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Could long-term administration of melatonin to prepubertal children affect timing of puberty? A clinician’s perspective

Authors Boafo A, Greenham S, Alenezi S, Robillard R, Pajer K, Tavakoli P, De Koninck J

Received 25 July 2018

Accepted for publication 10 December 2018

Published 31 January 2019 Volume 2019:11 Pages 1—10

DOI https://doi.org/10.2147/NSS.S181365

Checked for plagiarism Yes

Review by Single-blind

Peer reviewers approved by Dr Amy Norman

Peer reviewer comments 4

Editor who approved publication: Professor Steven A Shea


Addo Boafo,1,2 Stephanie Greenham,1,3 Shuliweeh Alenezi,1,2 Rébecca Robillard,3,4 Kathleen Pajer,1,2 Paniz Tavakoli,1 Joseph De Koninck3,4

1Children’s Hospital of Eastern Ontario, Ottawa, ON, Canada; 2Department of Psychiatry, Faculty of Medicine, University of Ottawa, Ottawa, ON, Canada; 3School of Psychology, University of Ottawa, Ottawa, ON, Canada; 4Sleep Research Unit, Royal’s Institute of Mental Health Research, Ottawa, ON, Canada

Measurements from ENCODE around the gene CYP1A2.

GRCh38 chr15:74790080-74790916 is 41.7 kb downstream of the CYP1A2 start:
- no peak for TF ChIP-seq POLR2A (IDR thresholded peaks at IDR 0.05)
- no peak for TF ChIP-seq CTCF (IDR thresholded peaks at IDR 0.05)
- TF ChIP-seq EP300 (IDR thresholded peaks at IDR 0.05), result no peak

Abstract: Exogenous melatonin can be used to treat sleep disturbance in adults, children, and adolescents. While its short-term use is considered safe, there are some concerns that long-term use might delay children’s sexual maturation, possibly by disrupting the decline in nocturnal melatonin levels that occur at the onset of puberty. This narrative review aimed to summarize some of the current knowledge about the potential effects of exogenous melatonin on puberty. We found no clinical studies that experimentally tested the effects of melatonin on pubertal timing in children, but we reviewed the small number of observational studies. We also drew on animal data to try to answer our question. The photoperiod and melatonin-mediated seasonal transitions in sexual activity and breeding in some mammals across the seasons have been used as a model of sexual development in mammals, including humans. The switch from non-sexual activity (in the non-breeding period) to sexual activity (in the breeding period) has been likened to the onset of puberty as there are similarities between the two. We conclude that to investigate an association between melatonin and pubertal timing, it will be important to conduct long-term randomized controlled trials of latency age children and also examine the cellular and systems-level interactions between melatonin and kisspeptin, a recently identified neuropeptide with a locus of action at the gonadotropin releasing hormone neurons that is important in contributing to the timing of puberty onset.

Keywords: melatonin, puberty, hypothalamic-pituitary-gonadal-axis, kisspeptin, sleep disturbance

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